IN: Reviews

Fine Lessons & Music, But I Wanted To Sing Too


Celebrating their Silver Jubilee this year, the Musicians of the Old Post Road are known for presenting engrossing concerts with expert musicianship in a compelling historical contexts. Saturday night’s  collaboration with Schola Cantorum, titled “The Night Before Christmas: Christmas from Olde and New England,” was held in the First Parish Church in Sudbury, U.U., a 1797 meetinghouse with plain white walls and straight pews, though festively decorated for the season. At first I was worried about the sound of the space, but as the church filled, the echo receded and an excellent acoustic emerged.

After a brief and interesting lecture by Lee Swanson, Curator of the Sudbury Historical Society, on silence and celebration in Puritan New England, (“…if this were the 18th century and I were a constable, I could fine you 5 shillings for celebrating Christmas”), the concert began in earnest. Many of the works were drawn from the old West Gallery tradition, an 18th Century English parochial practice in which a choir and an instrumental ensemble would be formed in order to improve the local congregation’s singing volume and intonation of their anthems and fuging tunes. Although these choirs were at first meant to support the local congregation, they soon became more experienced in performance and demanded and received more sophisticated music, thus effectively silencing the congregation.

The first half of the afternoon’s program focused on works by 18th-century English composers such as William Gifford and Samuel Wesley. Particularly interesting was Wesley’s rondo on “God rest ye merry, gentlemen,” originally written for piano solo, which was arranged by the ensemble for flute and strings. In the performance, one could hear the near-telepathic musical connection between Ryan and Stumpf which is the foundation of the ensemble. After intermission, the topic turned to the “American Originals,” extending from the anthems of William Billings to Lowell Mason’s 19th century works. The performance of “Adeste fideles” in Latin then in colonial English and woven together with an Irish Symphony on the tune was particularly beautiful. However, the highlight of the second half was the “Cradle Hymn” sung by soprano Vicky Reichert. After so many choral pieces, the shift to Reichert’s solo song, gently accompanied by the ensemble, created an intimacy charged with her musical intelligence and supported by her voice’s rich resonance.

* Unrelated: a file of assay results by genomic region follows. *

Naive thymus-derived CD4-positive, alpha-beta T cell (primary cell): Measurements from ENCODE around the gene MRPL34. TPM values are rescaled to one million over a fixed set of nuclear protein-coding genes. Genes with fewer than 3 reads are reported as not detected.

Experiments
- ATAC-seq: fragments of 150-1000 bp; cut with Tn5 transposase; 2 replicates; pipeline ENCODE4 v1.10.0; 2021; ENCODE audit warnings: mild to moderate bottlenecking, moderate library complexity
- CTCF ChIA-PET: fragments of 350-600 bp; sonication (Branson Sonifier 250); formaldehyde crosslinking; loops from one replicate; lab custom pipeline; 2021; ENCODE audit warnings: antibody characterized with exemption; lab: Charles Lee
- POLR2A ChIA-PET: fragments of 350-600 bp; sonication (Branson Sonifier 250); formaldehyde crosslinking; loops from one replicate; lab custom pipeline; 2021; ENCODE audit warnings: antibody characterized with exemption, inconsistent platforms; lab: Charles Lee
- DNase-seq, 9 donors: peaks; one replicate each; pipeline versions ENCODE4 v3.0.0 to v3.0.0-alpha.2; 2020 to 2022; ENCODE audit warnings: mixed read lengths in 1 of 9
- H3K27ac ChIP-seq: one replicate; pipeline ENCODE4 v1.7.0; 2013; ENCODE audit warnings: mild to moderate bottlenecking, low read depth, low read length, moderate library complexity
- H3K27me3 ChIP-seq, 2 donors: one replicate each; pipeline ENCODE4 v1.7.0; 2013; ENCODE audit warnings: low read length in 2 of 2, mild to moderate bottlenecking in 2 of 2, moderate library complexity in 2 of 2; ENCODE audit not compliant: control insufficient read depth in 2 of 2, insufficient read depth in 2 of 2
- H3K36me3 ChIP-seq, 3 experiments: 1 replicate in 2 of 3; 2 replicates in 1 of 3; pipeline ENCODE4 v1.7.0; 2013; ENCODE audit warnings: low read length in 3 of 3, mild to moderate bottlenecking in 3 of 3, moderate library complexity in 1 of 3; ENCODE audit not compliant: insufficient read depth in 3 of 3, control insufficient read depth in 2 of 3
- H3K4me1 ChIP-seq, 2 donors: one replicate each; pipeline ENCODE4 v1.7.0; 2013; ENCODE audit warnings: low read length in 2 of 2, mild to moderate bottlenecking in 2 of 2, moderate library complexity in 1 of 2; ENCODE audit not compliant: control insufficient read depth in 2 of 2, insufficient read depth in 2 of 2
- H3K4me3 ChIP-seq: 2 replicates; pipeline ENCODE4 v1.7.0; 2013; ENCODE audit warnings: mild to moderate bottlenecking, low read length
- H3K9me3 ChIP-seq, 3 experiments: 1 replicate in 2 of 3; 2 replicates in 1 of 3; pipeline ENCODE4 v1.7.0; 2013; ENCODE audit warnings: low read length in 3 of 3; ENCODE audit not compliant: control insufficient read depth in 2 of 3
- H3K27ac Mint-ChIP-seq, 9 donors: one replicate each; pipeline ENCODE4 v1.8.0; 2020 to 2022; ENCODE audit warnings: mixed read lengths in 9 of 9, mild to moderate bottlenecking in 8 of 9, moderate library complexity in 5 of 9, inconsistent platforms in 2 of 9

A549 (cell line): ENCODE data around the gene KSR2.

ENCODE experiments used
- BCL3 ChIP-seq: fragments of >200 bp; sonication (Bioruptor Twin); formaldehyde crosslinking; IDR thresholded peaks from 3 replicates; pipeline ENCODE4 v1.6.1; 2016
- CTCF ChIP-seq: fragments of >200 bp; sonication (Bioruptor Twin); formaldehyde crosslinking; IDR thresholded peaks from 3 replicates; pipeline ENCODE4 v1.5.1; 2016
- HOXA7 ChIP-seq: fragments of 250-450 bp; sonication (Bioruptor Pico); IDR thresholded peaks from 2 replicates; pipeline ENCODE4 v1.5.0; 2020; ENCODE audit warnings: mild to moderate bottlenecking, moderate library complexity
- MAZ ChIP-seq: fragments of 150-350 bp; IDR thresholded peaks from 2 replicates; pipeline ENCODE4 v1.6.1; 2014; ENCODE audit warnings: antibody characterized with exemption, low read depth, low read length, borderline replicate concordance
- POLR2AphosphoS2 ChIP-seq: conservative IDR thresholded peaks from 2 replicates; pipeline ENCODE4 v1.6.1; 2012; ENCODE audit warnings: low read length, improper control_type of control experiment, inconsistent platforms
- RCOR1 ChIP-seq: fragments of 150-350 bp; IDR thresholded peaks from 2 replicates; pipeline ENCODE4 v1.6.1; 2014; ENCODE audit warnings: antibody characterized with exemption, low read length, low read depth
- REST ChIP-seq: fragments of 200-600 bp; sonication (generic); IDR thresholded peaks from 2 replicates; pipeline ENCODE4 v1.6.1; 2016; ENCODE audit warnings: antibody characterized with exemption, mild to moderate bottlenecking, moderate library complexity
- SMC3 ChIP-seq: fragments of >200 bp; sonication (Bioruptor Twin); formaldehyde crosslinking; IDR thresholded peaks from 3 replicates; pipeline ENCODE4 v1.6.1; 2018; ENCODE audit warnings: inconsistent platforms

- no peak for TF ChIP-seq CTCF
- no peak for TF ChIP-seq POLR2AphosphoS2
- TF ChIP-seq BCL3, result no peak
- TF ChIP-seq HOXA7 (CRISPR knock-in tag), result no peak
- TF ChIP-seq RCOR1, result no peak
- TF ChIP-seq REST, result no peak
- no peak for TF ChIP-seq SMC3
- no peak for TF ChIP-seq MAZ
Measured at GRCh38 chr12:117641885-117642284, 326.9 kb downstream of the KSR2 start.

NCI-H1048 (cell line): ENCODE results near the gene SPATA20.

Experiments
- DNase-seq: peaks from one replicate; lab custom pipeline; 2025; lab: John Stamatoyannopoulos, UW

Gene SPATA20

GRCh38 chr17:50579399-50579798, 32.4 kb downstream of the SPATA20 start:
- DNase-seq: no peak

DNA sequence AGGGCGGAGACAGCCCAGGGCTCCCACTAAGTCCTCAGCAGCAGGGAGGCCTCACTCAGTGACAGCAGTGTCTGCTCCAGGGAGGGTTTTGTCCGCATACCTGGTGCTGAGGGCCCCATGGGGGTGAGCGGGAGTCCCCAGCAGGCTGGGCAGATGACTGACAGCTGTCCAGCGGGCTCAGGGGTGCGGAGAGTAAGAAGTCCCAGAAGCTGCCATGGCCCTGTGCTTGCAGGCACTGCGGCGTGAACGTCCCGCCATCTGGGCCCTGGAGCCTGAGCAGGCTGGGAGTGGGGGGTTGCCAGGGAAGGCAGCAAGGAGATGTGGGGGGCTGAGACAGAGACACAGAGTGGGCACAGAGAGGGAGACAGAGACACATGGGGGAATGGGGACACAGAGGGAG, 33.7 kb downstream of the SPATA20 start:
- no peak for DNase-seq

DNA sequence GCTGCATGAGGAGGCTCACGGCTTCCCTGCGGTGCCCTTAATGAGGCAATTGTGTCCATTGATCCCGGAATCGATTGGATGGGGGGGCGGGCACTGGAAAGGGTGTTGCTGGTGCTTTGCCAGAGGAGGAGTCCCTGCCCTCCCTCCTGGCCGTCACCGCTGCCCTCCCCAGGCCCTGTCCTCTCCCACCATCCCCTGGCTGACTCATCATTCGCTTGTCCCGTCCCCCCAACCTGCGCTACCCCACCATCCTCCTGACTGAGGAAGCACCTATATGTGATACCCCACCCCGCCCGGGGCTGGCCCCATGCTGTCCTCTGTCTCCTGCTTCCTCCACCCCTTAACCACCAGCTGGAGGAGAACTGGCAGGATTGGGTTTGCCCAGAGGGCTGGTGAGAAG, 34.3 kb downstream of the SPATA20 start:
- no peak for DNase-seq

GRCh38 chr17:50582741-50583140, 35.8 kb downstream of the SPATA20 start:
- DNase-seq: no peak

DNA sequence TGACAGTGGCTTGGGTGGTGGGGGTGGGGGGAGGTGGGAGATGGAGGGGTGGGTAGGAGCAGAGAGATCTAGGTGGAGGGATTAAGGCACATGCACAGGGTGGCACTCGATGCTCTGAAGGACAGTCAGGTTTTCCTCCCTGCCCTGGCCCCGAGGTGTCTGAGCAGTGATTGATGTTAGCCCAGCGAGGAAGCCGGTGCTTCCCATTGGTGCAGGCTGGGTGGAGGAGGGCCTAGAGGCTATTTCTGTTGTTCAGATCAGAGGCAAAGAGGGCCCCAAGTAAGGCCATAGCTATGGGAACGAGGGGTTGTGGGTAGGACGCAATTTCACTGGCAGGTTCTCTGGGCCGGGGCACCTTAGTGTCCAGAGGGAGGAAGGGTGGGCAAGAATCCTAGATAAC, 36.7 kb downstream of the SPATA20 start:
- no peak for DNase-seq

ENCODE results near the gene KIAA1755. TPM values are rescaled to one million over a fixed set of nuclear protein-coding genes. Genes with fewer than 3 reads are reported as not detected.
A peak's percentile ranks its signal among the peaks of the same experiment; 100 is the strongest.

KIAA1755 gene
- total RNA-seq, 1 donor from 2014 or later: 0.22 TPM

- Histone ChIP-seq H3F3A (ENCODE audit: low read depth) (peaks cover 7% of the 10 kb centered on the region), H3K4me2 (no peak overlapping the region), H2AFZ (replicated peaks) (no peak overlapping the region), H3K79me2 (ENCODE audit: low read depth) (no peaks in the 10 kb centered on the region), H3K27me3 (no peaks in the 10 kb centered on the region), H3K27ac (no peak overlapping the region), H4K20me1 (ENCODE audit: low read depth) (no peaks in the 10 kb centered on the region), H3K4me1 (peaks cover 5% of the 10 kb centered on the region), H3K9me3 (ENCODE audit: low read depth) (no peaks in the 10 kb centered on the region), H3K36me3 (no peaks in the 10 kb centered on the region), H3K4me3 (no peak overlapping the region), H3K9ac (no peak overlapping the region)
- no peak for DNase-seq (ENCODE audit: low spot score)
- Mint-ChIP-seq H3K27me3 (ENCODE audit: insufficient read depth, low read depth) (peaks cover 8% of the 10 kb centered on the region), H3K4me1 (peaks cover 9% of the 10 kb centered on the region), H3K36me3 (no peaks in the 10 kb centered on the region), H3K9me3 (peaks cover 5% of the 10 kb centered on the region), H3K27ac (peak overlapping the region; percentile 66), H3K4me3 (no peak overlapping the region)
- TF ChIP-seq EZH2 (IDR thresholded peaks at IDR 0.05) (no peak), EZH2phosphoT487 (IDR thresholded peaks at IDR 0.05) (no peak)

For the last piece, Mason’s arrangement of “Joy to the World,” the audience was instructed to sing the fourth strophe, and when the time came, the Schola Cantorum ventured out into the aisle to sing with us. The room immediately brightened and smiles blossomed on every face in the audience as the very air seemed to come alive with the magnificent sound. Then, to my great disappointment, the singers immediately returned to the stage and the show was over. After an amazing concert in which and we also learned a great deal of music history, why not let us sing a carol or two? History seems to have repeated itself because this modern West Gallery also silenced the congregation.

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